Are Cheaters Repeaters?

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Why They Stray

"I cheated because I knew something was deeply wrong," says Lisa, 36, a dog trainer in Bloomfield, New Jersey. "It was immature and stupid. I knew things weren't right between my husband and me, but he didn't listen when I tried to tell him.

"Finally I just lied to myself and said, 'eh, having sex with a friend, it's no different from having dinner with a friend,'" she recalls. "It's really different, duh! The affair made me feel so alive, it pointed out everything wrong in my relationship, and I acted in ways that let him find out. Once I was discovered, he insisted on counseling, and we talked about what we both needed. It was an eye-opener. In the end, we split, but only after we gave it every chance and realized we just had different goals in life -- not because of the affair."

"The alarm -- getting caught -- is sometimes the best thing," says Berger. "It can alert the guilty party to the fact that something's wrong, and make the couple pay attention to the problem." Once the couple's in therapy, she says, they can take the necessary step to heal -- or end -- the relationship.

Block points out that in this case, the affair was with "a friend," not a real emotional partner. "There are different kinds of affairs," he points out. "A one-night stand is not a grand amour. If Lisa had wanted to stay in the relationship, the chances of that working out were better than if she'd felt like she'd met her soul mate."

"I could stop, but I don't want to," says Tom, a father of two in Brooklyn, New York. "My wife probably knows I cheat on her, but she loves me, so she closes her eyes to it. Since it doesn't bother her, I shouldn't have to give it up." The first years of their marriage, he says, were fine. "The birth of the kids didn't stop our sex life, it was nothing like that. She's the perfect woman for me, but she's just not deeply sexual like I am; the connection isn't there." About a year ago, he fell deeply in love with a woman, had his first affair, and was destroyed when she broke it off. Since then, he's had a long and varied series of affairs with everyone from the neighbor's nanny to an old college friend.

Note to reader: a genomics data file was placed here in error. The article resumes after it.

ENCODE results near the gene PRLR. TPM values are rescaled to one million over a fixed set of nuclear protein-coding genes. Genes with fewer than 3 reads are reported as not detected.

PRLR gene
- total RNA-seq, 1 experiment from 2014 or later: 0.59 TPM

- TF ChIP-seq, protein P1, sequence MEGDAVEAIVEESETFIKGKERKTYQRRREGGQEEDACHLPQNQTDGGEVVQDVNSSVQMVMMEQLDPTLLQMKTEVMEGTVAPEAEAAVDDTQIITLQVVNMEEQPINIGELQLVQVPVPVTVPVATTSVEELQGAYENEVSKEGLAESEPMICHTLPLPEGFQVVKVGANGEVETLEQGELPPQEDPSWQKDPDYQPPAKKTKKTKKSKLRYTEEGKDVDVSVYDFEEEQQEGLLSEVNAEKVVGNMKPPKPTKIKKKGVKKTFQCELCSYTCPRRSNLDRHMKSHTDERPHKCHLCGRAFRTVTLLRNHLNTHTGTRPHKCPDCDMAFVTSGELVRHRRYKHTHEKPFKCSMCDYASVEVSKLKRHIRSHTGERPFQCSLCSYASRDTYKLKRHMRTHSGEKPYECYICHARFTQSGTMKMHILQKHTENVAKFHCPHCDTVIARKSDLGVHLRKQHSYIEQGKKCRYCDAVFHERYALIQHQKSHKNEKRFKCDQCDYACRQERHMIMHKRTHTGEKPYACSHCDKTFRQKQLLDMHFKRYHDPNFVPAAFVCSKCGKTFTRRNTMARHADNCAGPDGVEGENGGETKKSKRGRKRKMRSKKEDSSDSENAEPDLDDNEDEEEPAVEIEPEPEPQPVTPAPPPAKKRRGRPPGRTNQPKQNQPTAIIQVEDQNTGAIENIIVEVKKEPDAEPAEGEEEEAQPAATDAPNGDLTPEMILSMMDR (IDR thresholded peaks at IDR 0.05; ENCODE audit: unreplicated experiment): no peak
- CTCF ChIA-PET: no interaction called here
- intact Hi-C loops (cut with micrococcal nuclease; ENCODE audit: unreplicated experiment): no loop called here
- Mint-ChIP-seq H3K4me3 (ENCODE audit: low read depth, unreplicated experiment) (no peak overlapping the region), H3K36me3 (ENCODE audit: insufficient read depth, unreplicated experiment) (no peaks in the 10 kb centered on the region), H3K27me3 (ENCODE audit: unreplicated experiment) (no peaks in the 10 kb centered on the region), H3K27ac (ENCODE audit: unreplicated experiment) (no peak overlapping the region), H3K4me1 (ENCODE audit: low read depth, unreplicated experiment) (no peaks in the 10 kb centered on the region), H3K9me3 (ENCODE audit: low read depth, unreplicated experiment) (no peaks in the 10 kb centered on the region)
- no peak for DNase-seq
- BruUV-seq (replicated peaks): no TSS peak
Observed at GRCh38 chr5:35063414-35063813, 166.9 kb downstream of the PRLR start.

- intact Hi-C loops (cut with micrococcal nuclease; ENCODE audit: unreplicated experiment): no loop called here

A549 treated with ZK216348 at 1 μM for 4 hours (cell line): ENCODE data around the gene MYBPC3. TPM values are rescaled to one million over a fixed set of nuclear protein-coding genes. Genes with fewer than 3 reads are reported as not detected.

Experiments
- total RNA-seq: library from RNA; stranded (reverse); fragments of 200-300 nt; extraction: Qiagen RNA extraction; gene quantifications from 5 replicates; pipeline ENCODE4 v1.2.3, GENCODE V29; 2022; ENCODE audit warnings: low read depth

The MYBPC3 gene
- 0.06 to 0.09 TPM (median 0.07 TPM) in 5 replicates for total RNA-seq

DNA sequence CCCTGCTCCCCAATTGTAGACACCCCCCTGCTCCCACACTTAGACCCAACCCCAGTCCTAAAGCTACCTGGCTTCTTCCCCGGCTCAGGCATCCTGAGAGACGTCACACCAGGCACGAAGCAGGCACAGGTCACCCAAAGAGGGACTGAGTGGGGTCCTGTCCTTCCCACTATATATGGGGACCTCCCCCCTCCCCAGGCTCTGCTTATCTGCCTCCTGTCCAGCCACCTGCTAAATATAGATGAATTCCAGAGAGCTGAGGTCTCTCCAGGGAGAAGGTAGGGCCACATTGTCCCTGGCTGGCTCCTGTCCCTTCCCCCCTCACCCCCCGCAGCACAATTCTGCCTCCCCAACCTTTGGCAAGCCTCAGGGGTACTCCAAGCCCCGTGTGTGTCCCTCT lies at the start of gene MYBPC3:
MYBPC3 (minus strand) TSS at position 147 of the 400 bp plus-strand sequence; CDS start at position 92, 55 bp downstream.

What's missing in this case is honesty between the couple and accountability. "If there's no guilt, no remorse, if there's a sense of entitlement -- you've got a problem. That person isn't going to stop," says Berger.

"An affair sets up barriers -- and it's meant to," she adds. The intimacy of Tom's marriage was probably too much; the affairs give him a distraction, a way to run away. "Someone else might play too much golf, hang out with his friends, work too much." Cheating, she says, may be the most painful, but they're all ways of evading the problems within the relationship. Since both partners ignore the problem, the chances of changing the underlying issues are slim to none.

"Life's too short," says Block. "She should dump him." An inveterate skirt chaser, even one whose first affair began out of that understandable vortex of temptation and opportunity, is not the sort of person to suddenly see the light.

When you look deeper than the movie of the week and its betrayed heroine/heartless cad stereotype, the truth, as you might expect, is a lot more complex. Most experts agree that infidelity does not have to spell the end of a long-term love or marriage -- but glossing over the event, hoping he really means it when he says it won't happen again, is a surefire recipe for failure. Determining if your guy's going to do it again is a job for both of you, and it ain't easy.

Continued on page 3:  Signs of Straying

 

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